As we enter the third week of our tenth year of homeschooling, I sometimes think about why we do what we do. I have settled into a pretty routine choice of most of our curriculum, but only after lots of reading, agonizing, switching, and second-guessing.
Every family is different. And every child is different. But I still stick with some very basic core curriculum. I tweak toward each child’s natural learning bent, but, for the most part, they all use the same stuff. It saves my sanity, or what’s left of it.
Let’s look at our basic core subjects: math, phonics, grammar, and spelling. I’ll do a follow-up post on science, history, geography, and electives.
Math is part of every homeschool curriculum, and there are some fabulous choices out there. I have settled on Math-U-See after trying two others. There wasn’t anything wrong with the ones I’d tried or looked at, but this is the one I picked. It has lots of review, which my girls need. It has a DVD companion with Steve Demme, the founder, teaching each lesson. He’s a rock star in the homeschool world. It builds on lessons slowly, and I like the way it progresses. I have seen some math curriculums that jumped all over the place, and that just didn’t do it for us. Neat and orderly is the way we like it. Math-U-See fits the bill. (I do NOT get any kind of compensation for linking to Math-U-See. It’s strictly a convenience link for my readers).
Phonics and language arts/grammar are two more subjects that just about everyone includes in their homeschool. The only curriculum I have ever used is Abeka. There are lots more, and I’m sure they work very well, too. But I started with Abeka when I didn’t know anything about anything. It worked. All three of my older girls read very well. I see no reason to fix something that ain’t broke. Abeka also uses lots of repetition, some of which I skip. They use simple illustrations, so it’s not distracting. A series of grade appropriate readers are available for each year. We don’t finish all the readers every year, but I like to use them. (I do NOT get any kind of compensation for linking to Abeka. It’s strictly a convenience link for my readers).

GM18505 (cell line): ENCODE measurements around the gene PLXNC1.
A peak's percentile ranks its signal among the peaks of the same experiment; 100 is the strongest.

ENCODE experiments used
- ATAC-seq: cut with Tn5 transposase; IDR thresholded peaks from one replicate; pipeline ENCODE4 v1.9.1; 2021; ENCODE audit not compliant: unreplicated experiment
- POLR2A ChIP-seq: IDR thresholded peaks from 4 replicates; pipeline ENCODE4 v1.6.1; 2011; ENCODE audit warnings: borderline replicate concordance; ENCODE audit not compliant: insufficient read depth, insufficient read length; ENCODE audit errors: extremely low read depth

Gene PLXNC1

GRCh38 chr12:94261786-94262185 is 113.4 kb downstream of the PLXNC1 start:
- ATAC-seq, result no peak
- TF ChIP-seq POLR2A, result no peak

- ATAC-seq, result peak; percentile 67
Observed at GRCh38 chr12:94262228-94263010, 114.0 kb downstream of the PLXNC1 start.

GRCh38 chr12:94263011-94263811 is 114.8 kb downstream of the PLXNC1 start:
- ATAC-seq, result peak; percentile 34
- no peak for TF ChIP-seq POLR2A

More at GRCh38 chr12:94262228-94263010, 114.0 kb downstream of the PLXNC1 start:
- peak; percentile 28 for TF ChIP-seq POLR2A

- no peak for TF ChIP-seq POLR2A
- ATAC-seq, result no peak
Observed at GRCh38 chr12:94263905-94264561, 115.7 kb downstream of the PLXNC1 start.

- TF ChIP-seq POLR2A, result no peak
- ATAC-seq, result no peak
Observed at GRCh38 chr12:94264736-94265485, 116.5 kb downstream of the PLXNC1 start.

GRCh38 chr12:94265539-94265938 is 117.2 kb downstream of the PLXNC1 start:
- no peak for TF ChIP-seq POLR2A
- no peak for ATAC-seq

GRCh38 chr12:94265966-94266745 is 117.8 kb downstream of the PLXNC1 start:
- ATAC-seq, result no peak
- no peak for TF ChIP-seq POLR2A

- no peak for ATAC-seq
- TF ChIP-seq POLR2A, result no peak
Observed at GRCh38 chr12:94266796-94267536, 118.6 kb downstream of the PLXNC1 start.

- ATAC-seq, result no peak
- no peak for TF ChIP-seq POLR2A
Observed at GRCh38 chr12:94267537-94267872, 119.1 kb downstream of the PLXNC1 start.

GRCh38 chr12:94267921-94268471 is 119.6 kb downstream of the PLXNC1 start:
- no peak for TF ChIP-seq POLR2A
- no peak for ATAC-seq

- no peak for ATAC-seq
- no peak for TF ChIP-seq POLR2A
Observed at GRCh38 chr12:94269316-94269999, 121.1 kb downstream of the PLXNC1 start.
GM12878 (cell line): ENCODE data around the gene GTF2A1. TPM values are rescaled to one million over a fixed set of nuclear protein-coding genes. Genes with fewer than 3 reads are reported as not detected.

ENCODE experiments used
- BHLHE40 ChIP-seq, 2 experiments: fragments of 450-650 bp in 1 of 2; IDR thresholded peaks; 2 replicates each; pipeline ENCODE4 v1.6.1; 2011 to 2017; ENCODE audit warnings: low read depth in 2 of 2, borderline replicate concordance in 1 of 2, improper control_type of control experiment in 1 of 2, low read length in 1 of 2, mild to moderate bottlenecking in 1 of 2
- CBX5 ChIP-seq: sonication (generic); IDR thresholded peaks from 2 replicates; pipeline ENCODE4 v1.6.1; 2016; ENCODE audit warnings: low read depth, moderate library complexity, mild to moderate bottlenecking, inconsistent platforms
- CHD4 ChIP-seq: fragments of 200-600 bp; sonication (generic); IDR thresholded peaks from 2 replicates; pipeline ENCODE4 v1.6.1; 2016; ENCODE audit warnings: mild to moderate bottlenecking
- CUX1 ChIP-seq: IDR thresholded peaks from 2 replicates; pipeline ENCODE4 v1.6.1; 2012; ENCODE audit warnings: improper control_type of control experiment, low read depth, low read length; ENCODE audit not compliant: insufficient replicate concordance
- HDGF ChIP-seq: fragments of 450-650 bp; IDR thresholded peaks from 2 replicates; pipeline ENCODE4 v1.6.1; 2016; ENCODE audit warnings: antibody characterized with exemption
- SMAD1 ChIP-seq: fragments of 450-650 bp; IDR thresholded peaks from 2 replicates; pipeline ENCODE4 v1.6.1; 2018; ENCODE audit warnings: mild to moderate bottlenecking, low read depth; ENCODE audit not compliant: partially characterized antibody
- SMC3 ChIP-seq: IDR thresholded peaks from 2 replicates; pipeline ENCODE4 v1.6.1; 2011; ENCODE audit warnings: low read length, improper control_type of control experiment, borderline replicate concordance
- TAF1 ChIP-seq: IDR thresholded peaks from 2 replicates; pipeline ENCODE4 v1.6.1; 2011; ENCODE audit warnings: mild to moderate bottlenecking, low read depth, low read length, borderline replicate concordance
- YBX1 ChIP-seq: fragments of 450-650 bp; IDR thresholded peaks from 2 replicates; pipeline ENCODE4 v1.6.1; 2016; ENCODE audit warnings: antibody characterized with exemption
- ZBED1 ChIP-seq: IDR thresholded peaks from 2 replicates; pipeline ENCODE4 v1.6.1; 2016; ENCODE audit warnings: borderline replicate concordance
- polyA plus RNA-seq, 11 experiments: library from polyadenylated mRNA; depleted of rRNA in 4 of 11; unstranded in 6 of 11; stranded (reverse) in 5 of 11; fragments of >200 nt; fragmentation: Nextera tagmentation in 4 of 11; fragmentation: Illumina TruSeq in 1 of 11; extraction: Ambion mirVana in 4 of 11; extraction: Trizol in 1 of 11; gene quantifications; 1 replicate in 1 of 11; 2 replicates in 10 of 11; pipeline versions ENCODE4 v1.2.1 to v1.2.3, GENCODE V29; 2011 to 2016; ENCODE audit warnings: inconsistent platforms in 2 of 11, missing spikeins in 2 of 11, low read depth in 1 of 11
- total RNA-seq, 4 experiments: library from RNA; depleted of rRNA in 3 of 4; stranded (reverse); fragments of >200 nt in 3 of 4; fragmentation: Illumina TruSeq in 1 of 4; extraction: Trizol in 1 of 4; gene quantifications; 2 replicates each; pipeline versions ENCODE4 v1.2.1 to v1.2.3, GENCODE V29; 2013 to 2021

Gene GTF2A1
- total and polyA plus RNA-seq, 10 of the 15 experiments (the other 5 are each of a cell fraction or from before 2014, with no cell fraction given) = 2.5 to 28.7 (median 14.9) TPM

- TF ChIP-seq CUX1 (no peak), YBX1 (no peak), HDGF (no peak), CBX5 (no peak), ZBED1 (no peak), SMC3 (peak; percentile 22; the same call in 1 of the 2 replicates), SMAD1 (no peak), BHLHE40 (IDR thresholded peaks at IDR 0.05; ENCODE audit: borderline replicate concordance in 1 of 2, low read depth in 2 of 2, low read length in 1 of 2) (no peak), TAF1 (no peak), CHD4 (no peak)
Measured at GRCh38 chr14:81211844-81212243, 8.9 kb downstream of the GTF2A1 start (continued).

Oops, I take that back. I have used Easy Grammar and Learning Language Arts through Literature. I like Easy Grammar for the same reasons I like Abeka. It’s practice heavy without being distracting. This year I picked Abeka for all three grades simply to streamline my orders. (I do NOT get any kind of compensation for linking to Easy Grammar or LLAT. It’s strictly a convenience link for my readers).
LLAT did not impress me as much, at least from the grammar perspective. I don’t remember anything else specific except that I believe in learning and practicing punctuation, sentence structure, capitalization, etc. LLAT didn’t do much of that.
Spelling is one of those subjects that has a lot of homeschoolers on one side of the fence or the other. I’m on the “do it” side. I think spelling is helpful for young readers. They can begin recognizing more words and sounding out fewer words as they become more comfortable reading. For older students, spelling introduces words they might not normally encounter in reading and builds vocabulary skills. I had used a few spelling curriculums until I found Spelling Workout. This is really my favorite for several reasons. It approaches spelling from a vocabulary standpoint. Each week involves word skills, like grouping by special sounds, games, like crossword puzzles, and vocabulary, like editing sentences or definition hints. My kids will never win a spelling bee, but they are mostly capable spellers and have a decent vocabulary. (This is an affiliate link with Amazon. I will be compensated if you purchase one of these books from Amazon after clicking on this link).
So, that’s part one of what we use and why. What do you like? Tell me about it. I’m a curriculum junky, and I like to look at other stuff. So, make me crazy by telling me how great your curriculum is.